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An account of the intersection of the Gothic and the medical imaginations in the Romantic era.
This book demonstrates a little-studied crossover between the Gothic imagination and the medical imagination in the Romantic period. Unafraid to explore the gore and uncertainty typical of medical experimentation, Laura R. Kremmel argues, Gothic novels, short stories, poetry, drama, and chapbooks expanded the possibilities of medical theories by showing what they might look like in a speculative space without limits. In comparing the Gothic’s collection of unsavory tropes to morbid anatomy’s collection of diseased organs, Kremmel shows that the Gothic’s prioritization of fear and gore gives it access to non-normative bodies, shifting medical and narrative agency to bodies considered powerless. Each chapter pairs a familiar gothic trope with a critical medical debate; the result is to give silenced bodies power over their own narratives.
About the Author
Laura R. Kremmel is assistant professor of English at South Dakota School of Mines & Technology.
"This volume is an exhilarating exploration of the shadowy hinterland that was shared by medical discourse and Gothic writing in the late-eighteenth and early-nineteenth centuries. Across five engaging and fluently written chapters, the book brilliantly reveals the extent to which some of the Gothic’s most distinctive and enduring tropes—blood, corpses, skeletons, disabled bodies—were steeped in contemporary medical thought, all the while reminding us that Romantic medicine was itself inevitably a Gothic affair. As major a contribution to Gothic Studies as it is to the fields of Romanticism and the Medical Humanities more broadly, Romantic Medicine is an extraordinary feat of critical revivification that infuses fresh life-blood into the pathological corpus of early Gothic romance, poetry and drama."
— Dale Townshend, Professor of Gothic Literature, Manchester Centre for Gothic Studies
"An inventive, authoritative, and engaging inquiry into the medical background lurking behind some of the best-known—and once most-maligned—Gothic literature, Laura Kremmel’s Romantic Medicine and the Gothic Imagination reveals how the study of 'morbid anatomy' both grounds and complicates literary narratives about nonnormative, 'disobedient' bodies. This book is a necessary addition to the critical field of Romantic medicine."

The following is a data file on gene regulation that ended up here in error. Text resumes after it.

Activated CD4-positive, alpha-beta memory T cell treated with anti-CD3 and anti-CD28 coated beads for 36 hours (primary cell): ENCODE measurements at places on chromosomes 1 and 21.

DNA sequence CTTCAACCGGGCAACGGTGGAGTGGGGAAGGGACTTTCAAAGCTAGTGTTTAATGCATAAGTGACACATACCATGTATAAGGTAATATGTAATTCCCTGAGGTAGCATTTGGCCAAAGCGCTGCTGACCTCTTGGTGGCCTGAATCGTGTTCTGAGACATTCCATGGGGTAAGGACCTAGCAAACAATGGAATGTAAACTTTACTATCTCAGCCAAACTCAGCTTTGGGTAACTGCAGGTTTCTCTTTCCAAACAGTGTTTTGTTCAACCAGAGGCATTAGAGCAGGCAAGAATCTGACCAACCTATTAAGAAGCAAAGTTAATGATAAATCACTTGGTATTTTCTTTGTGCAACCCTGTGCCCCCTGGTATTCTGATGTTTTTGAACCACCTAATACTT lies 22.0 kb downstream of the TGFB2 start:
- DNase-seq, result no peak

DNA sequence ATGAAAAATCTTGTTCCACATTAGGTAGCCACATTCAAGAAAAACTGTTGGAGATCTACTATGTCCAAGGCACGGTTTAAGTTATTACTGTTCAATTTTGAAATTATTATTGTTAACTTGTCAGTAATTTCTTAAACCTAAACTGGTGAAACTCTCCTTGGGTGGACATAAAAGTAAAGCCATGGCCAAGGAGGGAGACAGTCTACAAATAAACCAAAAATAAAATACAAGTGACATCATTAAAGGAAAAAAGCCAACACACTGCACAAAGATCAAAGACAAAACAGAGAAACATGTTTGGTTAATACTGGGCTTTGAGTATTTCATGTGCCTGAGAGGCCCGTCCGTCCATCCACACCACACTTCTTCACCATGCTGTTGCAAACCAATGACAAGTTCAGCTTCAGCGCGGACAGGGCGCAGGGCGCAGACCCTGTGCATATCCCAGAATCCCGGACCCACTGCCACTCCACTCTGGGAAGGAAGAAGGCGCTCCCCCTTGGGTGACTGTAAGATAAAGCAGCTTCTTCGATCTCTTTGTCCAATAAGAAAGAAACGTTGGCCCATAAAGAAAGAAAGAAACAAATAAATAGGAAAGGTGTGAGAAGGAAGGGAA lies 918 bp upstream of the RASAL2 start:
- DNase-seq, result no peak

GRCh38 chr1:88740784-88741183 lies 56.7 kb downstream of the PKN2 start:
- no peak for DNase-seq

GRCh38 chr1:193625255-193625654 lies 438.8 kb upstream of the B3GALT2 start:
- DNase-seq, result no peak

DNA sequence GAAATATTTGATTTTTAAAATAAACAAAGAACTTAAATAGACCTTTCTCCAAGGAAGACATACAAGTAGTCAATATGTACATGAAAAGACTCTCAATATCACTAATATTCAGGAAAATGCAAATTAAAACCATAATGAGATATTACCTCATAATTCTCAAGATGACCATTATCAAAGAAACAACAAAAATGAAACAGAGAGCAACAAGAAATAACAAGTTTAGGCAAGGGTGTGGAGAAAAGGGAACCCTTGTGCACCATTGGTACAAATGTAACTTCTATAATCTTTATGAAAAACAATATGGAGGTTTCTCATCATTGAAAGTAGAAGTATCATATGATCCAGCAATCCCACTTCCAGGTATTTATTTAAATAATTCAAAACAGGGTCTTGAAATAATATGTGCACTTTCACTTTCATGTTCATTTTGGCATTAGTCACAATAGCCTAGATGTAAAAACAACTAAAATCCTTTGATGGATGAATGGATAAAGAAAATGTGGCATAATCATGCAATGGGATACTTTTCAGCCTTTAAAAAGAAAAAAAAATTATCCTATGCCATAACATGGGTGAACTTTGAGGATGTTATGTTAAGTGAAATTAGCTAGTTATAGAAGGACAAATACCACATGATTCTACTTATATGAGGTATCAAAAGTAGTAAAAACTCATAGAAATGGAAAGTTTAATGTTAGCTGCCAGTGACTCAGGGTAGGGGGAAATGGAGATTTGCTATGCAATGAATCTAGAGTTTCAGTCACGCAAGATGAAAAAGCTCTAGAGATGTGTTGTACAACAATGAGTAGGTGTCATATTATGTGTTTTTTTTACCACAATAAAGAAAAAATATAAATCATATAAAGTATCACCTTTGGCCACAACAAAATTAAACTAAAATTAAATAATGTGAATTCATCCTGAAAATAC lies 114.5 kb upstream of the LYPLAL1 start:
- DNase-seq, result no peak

— Michelle Faubert, Professor of Romantic Literature, University of Manitoba; Visiting Fellow, Northumbria University
"This is a gripping, important analysis of the way Gothic representation and the medical imaginary converge in the eighteenth and nineteenth centuries. Kremmel’s elegant analysis shows how Gothic functioned as a speculative force, both embracing and challenging period thinking about death and disease. Emphasizing diverse practices and agents, Kremmel demonstrates the decentralization of medical agency and authority at this period. This book enriches the fields of Romanticism, the Gothic, and medical humanities."
— Dr. Sara Wasson, Reader in Gothic Studies, Lancaster University
"In comparing the Gothic’s collection of unsavory tropes to morbid anatomy’s collection of diseased organs, Kremmel shows that the Gothic’s prioritization of fear and gore gives it access to non-normative bodies, shifting medical and narrative agency to bodies considered powerless. Each chapter pairs a familiar gothic trope with a critical medical debate; the result is to give silenced bodies power over their own narratives."
— New Books Network